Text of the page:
If we don’t own our relationships, we can’t accept responsibility when things go wrong. If we decide that we do own it (or at least half of it), we are responsible for writing our own ‘user’s manual’ and looking after our product the way we would any other valuable purchase.

Accepting ownership for our contribution to problems allows us to release our blame and begin practicing new skills, which transform our relationships. As success coaches, time and again we have witnessed couples destined for divorce miraculously fall in love again. Through discovering and recognising their mistakes, they do not feel so powerless and hopeless. Their hearts open up again and they are able to see the person they fell in love with once more.

Falling in love is often easy, but remaining in love with your partner through all the trials and tribulations of life can sometimes be tricky. It’s important to consistently invest time in nurturing both your partner and your relationship.


Here are some more things you can do to improve your relationship…

Say I Love You With Feeling

When you tell your partner you love them, don’t say it off-hand as you rush out the door. Take a minute, look into their eyes and be sincere. The statement ‘I love you’ needs to be treasured – some people don’t say it enough, and for others it can become something to say when they need to fill the silence. When you say ‘I love you’, mean it.


Surprise Your Partner With Little Gestures 

Leave a love note in their lunch, bring home their favourite flowers, organise babysitters and take them out for a night, or babysit so they can have a night out with their friends.


Have A ‘Date Night’

This is time set aside for just the two of you. Work out how often you can manage this and do whatever you have to do so that you can be completely alone. Get dressed up for one another and do something romantic or fun. Note: this does not have to be expensive; it can be as simple as a cup of coffee or a picnic on your lounge room floor.

Set Aside Time Each Day To Catch Up

It’s easy to get lost in the busy world we live in and forget to really talk. Allow yourself and your partner 10-15 minutes a day to be together, breathe and talk. This can be while you make dinner, after you put the kids to bed, or when you get home. If you have children (especially young ones) you will need to make it clear to them that this is mum and dad’s time, and they need to be somewhere else for a short while. Do not tolerate interruptions during this time.


Speak Up

If you want or need something from your partner, don’t expect them to read your mind – it’s unreasonable and you will only end up frustrated and disappointed. Ask for what you want – be direct and honest. If you feel like you need some extra nurturing today, simply tell your partner. If you have had a hard day and you need a compliment, just ask your partner to tell you some of the things they like about you.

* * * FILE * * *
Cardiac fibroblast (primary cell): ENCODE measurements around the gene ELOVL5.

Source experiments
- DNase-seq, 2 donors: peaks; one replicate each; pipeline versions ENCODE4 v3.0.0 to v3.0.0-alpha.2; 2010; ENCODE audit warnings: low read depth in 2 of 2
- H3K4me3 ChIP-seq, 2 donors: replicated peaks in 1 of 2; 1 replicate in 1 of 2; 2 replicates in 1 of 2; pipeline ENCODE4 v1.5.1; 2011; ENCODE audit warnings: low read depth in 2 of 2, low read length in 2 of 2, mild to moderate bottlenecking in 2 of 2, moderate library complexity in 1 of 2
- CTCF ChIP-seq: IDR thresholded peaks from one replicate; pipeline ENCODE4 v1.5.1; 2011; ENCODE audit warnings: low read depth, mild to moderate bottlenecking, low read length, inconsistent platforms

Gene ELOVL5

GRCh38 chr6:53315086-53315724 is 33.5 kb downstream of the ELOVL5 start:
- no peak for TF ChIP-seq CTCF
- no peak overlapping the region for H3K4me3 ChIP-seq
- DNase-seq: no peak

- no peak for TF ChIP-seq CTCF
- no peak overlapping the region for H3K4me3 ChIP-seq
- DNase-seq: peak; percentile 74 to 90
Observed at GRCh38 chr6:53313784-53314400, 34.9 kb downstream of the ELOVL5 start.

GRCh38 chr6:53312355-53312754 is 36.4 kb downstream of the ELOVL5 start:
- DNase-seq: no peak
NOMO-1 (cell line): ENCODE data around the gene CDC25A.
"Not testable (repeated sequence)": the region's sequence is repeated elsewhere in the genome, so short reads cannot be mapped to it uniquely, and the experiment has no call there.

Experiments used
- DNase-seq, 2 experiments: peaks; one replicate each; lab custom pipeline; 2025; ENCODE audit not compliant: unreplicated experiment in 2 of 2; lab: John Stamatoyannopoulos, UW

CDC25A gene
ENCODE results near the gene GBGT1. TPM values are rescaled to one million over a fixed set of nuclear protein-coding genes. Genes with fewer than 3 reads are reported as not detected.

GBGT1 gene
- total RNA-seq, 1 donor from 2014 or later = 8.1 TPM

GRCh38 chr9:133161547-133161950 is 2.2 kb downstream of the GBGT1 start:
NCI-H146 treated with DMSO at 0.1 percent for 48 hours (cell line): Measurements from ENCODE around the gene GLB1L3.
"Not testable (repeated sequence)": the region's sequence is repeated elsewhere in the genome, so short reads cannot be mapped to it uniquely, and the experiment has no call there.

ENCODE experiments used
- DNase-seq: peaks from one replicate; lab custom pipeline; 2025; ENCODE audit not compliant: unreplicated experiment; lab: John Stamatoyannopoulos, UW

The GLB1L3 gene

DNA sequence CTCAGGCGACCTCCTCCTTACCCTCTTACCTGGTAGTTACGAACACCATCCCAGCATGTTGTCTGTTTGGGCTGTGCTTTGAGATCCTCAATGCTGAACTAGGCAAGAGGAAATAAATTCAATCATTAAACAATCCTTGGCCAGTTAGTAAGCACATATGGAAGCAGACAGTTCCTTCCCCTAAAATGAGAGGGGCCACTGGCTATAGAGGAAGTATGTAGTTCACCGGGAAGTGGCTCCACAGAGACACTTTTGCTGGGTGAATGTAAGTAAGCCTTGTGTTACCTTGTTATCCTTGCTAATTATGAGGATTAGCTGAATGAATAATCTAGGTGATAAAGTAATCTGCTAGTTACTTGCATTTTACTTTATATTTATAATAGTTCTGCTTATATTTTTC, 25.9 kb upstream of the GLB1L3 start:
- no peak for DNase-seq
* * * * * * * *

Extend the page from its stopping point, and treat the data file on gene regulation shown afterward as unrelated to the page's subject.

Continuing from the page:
Allow Yourself Some Personal Time Each Day

If you don’t take care of yourself, then you cannot care for your partner. Take at least 10 minutes each day to be alone, breathe and centre yourself. Once you have taken care of you, you will be able to take care of others with much more love and sincerity.


Above all – Have Fun Together

Bring out your inner child. Shakespeare said, “A light heart lives long”, and the same goes for relationships. Joke around, make each other laugh and engage in activities that you both enjoy. Do crazy things and laugh about it. Have fun regularly – not just once in a while. Being silly takes your focus off the daily pressures of life and forces you to lighten up and enjoy yourself. Increasing the fun-factor in your relationship will keep it alive and exciting.

Ultimately, we must realise that a great relationship requires us to invest considerable time and effort. While we can enjoy relaxed time spent together, we must remember that maintaining a rewarding union takes work. The more time we spend working on our relationship, the better it will be.

We often hear people talk about falling in or out of love, but we don’t often hear of them ‘growing in love’. When we work through our difficulties as a couple, we create for ourselves infinite opportunities to grow in love.